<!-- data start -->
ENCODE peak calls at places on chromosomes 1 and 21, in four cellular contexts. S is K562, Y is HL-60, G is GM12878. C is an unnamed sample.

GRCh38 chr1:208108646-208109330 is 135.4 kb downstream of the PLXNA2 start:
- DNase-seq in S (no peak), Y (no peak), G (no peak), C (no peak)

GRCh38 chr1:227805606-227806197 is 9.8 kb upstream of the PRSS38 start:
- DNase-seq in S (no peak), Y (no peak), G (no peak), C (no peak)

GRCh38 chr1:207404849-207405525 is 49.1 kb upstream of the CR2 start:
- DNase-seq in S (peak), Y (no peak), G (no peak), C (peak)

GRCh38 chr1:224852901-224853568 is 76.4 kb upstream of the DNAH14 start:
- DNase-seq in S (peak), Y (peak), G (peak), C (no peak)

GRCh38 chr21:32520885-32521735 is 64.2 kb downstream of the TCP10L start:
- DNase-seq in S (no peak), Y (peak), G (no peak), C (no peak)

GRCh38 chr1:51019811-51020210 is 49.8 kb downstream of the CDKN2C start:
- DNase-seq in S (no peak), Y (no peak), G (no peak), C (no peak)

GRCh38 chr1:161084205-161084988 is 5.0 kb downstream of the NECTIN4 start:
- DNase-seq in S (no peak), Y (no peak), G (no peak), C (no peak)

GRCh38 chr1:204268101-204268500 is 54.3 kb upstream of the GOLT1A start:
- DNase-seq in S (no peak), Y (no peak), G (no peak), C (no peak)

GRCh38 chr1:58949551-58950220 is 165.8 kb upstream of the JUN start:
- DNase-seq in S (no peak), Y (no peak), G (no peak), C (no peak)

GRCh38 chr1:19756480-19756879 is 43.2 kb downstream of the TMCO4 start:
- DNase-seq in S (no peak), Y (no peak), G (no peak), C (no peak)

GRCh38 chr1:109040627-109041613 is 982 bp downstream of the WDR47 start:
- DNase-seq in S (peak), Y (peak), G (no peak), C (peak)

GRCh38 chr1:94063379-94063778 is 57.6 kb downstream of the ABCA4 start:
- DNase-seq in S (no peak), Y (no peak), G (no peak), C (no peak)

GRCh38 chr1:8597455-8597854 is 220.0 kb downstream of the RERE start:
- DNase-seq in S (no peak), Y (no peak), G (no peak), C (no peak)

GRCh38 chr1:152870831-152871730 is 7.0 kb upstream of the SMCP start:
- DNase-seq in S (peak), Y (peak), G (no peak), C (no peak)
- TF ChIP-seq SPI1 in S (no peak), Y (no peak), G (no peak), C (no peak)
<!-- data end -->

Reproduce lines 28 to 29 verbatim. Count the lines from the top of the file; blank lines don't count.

GRCh38 chr1:152870831-152871730 is 7.0 kb upstream of the SMCP start:
- DNase-seq in S (peak), Y (peak), G (no peak), C (no peak)